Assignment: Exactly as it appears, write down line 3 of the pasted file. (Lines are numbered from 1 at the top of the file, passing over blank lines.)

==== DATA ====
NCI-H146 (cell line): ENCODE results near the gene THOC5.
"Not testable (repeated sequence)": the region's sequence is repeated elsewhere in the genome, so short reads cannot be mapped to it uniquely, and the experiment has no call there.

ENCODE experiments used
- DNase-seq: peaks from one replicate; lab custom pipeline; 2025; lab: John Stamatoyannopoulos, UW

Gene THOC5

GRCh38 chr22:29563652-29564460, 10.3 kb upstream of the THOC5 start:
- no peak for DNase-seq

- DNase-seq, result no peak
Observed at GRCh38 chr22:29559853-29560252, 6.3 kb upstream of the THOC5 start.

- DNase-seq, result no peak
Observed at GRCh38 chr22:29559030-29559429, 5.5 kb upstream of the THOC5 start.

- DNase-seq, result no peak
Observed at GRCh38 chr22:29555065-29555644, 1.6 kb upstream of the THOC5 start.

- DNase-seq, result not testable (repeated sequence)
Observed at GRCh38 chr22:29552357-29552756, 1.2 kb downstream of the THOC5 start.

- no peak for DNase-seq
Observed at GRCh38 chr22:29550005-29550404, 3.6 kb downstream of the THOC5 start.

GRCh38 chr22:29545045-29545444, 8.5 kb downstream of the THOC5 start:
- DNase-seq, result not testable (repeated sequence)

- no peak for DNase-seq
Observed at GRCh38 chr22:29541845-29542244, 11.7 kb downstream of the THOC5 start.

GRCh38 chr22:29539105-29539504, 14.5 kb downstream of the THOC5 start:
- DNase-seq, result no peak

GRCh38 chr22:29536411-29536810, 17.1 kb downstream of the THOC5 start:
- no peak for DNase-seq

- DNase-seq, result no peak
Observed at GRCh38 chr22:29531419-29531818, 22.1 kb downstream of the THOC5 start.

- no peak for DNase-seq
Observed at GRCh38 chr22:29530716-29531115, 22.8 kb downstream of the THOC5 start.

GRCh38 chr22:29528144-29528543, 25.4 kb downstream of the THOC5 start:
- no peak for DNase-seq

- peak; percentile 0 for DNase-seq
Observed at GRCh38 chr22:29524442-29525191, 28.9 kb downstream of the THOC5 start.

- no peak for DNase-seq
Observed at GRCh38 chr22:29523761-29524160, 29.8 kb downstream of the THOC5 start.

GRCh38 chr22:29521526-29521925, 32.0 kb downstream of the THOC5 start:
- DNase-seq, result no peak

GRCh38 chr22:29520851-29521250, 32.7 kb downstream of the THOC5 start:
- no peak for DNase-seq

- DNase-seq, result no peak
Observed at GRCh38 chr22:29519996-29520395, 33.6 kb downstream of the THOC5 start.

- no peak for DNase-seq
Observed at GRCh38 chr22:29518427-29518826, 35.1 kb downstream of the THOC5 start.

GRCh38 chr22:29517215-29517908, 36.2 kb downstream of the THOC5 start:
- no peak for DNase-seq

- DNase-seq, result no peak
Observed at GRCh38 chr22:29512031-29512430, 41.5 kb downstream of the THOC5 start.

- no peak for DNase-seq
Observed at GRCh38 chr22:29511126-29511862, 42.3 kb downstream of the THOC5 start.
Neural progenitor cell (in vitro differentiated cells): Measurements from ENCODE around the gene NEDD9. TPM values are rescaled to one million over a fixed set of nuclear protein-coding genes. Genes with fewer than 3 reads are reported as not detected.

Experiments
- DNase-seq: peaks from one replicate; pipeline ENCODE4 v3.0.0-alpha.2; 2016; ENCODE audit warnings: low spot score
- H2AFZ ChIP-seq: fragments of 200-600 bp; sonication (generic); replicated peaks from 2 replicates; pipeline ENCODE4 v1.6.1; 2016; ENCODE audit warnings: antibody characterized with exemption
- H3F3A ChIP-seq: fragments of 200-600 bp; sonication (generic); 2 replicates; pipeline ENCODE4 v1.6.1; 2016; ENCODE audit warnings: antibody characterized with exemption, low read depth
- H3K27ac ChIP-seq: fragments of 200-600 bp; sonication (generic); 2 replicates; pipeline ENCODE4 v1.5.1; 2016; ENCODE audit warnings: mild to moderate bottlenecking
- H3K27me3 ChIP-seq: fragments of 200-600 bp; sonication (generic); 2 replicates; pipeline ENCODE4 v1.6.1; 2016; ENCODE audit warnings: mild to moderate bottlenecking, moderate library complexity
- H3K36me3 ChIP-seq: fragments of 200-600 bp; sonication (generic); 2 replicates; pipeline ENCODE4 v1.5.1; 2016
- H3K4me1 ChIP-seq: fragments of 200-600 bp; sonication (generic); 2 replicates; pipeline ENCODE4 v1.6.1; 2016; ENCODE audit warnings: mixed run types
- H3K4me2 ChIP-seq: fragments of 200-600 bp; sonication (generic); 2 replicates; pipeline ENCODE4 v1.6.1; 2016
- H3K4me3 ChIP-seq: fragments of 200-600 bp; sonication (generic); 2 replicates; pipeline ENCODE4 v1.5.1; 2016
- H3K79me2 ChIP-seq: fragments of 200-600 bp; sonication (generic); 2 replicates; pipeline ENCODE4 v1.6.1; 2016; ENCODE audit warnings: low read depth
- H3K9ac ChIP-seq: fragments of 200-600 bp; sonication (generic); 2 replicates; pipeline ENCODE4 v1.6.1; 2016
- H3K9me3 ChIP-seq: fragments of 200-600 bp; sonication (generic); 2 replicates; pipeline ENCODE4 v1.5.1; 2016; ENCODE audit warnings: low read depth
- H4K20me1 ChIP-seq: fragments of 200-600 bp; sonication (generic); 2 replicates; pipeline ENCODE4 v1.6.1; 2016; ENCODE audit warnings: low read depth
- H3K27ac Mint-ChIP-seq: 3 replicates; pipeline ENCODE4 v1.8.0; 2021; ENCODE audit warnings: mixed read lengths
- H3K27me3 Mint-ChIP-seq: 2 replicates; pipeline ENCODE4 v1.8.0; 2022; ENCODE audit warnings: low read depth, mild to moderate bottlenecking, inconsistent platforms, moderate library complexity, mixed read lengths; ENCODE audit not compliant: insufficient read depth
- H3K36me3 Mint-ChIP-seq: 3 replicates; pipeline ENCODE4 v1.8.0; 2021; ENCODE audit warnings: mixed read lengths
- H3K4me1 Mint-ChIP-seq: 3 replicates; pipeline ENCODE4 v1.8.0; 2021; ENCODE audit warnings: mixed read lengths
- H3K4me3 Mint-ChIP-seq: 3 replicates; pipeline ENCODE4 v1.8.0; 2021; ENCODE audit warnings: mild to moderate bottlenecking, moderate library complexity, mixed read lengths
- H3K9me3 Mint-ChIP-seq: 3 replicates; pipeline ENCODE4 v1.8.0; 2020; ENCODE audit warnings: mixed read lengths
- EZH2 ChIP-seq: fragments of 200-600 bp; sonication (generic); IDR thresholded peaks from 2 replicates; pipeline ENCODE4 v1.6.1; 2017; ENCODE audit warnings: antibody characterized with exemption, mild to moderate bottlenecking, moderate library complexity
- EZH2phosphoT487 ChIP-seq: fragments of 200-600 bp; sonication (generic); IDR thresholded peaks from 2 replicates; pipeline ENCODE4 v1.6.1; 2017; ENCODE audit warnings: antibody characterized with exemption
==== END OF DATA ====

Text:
ENCODE experiments used